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Freedom of Choice: Kia's Stinger GTS Is Whatever Its Owner Wants It to Be

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By on April 17, 2019

It’s strange how, after an automaker goes to the trouble of building a car aimed at the perpetually cranky enthusiast crowd, you can sometimes forget the vehicle exists. That’s the case with the Kia Stinger. Introduced in 2017, the liftback sedan — offered in turbo four-cylinder and V6 guise, rear- or all-wheel drive — still eludes some minds when thinking of modern sport sedans.

Well, Kia doesn’t want you to forget. To sucker-punch consumers back into coherence, the Korean brand brought a new, limited edition variant of the Stinger to the New York Auto Show, and the changes are more than paint deep.

Dipped in a retina-searing orange lacquer and peppered with carbon fiber trim pieces, the Stinger GTS implores you to look underneath. There, you’ll find an upgraded version of the model’s all-wheel drive system.

Developed by former BMW M boss and current Hyundai R&D head Albert Biermann, Kia’s new D-AWD system strives to create a happy medium between rear-drive and AWD motoring. With this Stinger, you can have both. The system incorporates a mechanical limited slip rear differential for better rear-end grip, plus a trio of drive modes to suit the driver’s mood.

Going from mild to wild, the modes are: Comfort, which sends 60 percent of the power to the rear wheels; Sport, in which the rear tires handle 80 percent of the thrust; and Drift, which puts all the power to the back end. It also holds gears without upshifting. Select journalists were given a chance to test out the D-AWD system on a skidpad last September.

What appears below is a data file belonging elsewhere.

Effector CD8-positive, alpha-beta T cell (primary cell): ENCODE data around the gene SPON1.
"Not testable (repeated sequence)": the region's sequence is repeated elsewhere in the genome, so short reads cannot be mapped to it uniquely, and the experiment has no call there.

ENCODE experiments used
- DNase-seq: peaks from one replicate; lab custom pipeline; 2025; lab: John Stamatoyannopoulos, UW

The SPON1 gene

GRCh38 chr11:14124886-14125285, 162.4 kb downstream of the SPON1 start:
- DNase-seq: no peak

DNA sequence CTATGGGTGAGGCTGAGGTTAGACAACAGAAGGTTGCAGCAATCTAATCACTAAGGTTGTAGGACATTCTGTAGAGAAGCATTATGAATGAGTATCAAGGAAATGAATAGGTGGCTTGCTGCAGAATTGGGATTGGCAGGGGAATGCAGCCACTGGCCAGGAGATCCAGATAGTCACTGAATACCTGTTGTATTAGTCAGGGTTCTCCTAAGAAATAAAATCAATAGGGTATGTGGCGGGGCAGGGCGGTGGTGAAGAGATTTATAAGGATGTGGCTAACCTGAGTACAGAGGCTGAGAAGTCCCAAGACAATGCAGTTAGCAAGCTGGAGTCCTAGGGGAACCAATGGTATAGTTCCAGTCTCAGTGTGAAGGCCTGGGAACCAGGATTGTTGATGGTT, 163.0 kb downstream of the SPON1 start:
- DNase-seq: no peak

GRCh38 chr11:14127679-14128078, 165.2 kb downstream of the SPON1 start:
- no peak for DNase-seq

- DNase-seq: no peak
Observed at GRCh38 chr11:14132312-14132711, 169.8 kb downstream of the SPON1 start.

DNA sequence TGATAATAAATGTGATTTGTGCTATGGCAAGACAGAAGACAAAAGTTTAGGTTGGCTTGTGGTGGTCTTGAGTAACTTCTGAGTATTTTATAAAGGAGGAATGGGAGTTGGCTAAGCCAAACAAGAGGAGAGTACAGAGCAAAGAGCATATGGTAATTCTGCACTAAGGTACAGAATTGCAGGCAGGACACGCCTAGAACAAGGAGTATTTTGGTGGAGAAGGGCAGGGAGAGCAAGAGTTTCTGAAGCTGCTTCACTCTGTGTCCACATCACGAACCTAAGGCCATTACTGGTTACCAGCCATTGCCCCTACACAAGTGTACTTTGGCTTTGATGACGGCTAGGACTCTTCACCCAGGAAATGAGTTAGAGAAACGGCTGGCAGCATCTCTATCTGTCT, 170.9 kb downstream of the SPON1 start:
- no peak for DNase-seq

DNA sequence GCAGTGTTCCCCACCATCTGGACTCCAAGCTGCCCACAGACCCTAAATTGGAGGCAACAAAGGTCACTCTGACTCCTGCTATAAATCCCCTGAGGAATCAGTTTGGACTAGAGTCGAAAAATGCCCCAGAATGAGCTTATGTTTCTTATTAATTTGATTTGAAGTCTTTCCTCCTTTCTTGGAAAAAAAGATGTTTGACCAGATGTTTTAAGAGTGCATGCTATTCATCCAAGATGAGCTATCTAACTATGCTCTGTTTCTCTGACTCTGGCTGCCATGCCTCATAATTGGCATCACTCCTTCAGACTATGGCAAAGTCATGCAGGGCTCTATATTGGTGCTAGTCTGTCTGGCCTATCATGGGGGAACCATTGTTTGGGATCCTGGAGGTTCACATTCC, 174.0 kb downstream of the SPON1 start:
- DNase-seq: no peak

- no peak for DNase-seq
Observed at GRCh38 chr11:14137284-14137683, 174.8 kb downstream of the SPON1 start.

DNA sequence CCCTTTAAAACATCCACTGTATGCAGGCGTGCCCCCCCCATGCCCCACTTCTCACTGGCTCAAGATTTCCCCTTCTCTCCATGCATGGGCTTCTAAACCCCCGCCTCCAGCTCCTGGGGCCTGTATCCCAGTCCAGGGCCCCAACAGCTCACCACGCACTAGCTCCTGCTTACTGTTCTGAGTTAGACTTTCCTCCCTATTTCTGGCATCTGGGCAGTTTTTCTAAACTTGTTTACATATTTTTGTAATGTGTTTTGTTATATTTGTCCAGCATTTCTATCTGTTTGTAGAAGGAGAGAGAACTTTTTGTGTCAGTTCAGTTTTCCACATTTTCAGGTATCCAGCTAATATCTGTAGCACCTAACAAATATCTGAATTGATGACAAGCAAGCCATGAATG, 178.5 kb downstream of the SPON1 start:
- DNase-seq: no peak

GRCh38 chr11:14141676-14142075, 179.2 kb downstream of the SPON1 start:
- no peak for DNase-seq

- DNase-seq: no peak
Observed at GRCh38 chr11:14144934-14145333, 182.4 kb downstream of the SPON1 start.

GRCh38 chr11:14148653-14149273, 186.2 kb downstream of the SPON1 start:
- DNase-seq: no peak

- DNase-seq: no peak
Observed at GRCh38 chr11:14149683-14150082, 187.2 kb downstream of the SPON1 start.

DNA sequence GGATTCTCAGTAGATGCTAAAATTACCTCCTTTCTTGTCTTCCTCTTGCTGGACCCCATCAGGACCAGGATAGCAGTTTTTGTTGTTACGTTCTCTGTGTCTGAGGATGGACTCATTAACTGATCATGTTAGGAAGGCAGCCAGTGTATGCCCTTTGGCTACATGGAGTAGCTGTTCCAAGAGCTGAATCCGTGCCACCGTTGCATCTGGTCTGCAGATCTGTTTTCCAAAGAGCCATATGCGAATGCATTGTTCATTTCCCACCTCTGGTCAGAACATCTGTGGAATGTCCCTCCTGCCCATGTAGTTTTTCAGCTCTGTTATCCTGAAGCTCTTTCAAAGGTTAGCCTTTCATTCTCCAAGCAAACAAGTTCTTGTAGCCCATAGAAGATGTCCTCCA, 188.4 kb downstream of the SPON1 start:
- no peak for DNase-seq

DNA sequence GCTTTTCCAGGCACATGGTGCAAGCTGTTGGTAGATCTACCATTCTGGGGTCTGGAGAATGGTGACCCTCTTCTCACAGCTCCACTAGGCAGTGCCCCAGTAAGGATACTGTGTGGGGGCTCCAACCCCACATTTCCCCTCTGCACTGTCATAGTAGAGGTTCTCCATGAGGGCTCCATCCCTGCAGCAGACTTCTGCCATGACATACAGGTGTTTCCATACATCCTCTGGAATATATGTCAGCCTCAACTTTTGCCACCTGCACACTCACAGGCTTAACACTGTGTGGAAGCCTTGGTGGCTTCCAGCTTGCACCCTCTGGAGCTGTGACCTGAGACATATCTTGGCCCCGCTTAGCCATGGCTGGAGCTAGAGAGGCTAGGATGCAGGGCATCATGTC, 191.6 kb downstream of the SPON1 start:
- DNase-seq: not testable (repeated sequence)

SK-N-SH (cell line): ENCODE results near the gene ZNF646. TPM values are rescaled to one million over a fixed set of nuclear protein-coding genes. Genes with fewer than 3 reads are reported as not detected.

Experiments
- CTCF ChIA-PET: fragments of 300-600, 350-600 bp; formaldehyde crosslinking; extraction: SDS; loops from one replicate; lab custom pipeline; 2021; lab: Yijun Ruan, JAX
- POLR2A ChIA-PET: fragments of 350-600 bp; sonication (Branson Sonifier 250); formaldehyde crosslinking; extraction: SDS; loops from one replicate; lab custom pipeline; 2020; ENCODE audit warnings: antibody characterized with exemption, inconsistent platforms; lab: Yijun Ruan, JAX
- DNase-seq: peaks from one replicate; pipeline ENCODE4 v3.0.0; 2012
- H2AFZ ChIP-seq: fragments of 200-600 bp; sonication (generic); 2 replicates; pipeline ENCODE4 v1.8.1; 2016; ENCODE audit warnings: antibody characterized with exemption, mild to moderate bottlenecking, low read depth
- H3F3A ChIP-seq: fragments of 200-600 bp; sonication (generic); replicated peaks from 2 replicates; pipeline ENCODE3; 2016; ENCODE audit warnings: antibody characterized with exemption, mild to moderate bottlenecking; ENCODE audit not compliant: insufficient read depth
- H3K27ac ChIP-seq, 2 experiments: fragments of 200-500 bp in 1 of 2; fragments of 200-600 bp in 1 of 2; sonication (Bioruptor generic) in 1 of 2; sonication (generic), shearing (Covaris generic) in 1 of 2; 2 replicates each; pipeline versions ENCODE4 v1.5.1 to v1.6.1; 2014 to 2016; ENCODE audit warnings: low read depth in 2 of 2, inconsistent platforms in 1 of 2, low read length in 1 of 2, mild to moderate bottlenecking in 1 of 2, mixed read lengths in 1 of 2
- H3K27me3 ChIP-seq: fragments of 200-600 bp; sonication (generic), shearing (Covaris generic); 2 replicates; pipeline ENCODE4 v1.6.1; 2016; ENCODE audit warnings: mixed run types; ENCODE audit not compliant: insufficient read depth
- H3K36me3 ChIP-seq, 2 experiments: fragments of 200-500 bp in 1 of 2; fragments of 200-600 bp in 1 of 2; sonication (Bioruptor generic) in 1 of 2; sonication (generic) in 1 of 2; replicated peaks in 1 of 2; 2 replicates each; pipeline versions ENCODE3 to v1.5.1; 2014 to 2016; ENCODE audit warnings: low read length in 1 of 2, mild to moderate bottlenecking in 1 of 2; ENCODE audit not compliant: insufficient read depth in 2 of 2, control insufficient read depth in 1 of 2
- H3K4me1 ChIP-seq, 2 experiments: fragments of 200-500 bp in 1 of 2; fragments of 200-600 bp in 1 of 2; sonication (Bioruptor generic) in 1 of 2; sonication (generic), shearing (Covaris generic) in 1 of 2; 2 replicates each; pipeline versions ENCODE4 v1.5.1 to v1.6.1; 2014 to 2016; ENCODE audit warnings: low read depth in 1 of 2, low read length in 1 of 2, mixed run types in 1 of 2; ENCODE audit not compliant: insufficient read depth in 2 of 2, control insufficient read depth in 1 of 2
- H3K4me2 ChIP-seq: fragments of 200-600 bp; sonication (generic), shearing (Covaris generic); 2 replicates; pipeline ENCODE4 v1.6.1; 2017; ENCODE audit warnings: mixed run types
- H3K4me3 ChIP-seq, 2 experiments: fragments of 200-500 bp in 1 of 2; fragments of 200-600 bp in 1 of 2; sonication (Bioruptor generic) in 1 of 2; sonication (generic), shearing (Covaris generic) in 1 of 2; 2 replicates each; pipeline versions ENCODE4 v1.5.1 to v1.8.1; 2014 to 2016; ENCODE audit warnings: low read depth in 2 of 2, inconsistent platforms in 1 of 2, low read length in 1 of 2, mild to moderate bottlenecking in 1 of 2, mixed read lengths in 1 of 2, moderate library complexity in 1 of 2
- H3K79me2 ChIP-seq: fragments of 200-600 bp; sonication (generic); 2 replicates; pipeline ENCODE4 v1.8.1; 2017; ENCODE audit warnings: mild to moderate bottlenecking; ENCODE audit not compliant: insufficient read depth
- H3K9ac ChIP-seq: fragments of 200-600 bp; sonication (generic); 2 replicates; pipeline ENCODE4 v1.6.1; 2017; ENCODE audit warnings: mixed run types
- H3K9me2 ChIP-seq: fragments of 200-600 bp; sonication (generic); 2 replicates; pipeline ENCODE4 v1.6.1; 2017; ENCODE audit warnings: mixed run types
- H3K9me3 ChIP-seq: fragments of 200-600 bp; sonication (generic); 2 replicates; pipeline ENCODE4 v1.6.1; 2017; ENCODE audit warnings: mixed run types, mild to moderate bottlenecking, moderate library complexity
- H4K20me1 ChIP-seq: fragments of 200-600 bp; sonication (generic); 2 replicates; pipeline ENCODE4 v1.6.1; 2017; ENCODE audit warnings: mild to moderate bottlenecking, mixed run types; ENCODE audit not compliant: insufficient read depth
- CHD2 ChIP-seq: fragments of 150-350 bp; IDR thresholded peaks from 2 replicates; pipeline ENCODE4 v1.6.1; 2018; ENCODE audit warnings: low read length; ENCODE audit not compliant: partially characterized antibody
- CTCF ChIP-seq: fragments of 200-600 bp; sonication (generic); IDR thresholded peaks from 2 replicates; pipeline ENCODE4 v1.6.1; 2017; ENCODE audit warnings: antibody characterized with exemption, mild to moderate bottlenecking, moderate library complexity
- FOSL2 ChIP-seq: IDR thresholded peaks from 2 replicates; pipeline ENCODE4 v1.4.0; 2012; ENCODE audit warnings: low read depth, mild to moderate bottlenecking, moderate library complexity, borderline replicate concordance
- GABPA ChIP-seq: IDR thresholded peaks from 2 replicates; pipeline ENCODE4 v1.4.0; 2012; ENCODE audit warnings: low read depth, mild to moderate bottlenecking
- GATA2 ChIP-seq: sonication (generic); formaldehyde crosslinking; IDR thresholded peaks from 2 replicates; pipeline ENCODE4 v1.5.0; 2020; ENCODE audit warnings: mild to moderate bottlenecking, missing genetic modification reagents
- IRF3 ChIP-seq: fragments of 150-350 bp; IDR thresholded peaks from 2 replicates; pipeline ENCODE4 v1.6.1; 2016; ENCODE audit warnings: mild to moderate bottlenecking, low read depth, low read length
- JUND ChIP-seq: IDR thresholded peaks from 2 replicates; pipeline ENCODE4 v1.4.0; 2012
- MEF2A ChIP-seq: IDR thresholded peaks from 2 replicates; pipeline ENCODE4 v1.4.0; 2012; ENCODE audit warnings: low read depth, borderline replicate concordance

While the new AWD  system is the standout feature of the GTS, Kia decided to make the limited-run trim a little more obvious. Besides the “Federation” orange paint, buyers will discover a Stinger emblem in place of the Kia badge adorning the trunklid, a GTS rear emblem, and the aforementioned carbon fiber outlining the grille, side vents, and replacing plastic in the side mirror caps. Inside, Alcantara covers the steering wheel and console, while suede-like Chamude stands in place of the traditional headliner.

A sunroof and 720-watt Harman/Kardon premium audio system rounds out the list of standard upgrades. Beneath the hood, the GTS is all GT. There, you’ll find the previous top-rung Stinger’s twin-turbo 3.3-liter V6, good for 365 horsepower and 376 lb-ft of torque, and an eight-speed automatic transmission. The GTS is offered in either rear-drive or D-AWD.

Kia says the Stinger GTS starts “around $44,000” for the RWD version, or $5,650 more than a base GT. The price then rises to “around $46,500” for the D-AWD model. Only 800 of these special Stingers will be made, offered to U.S. buyers this spring.

[Images: Kia Motors]

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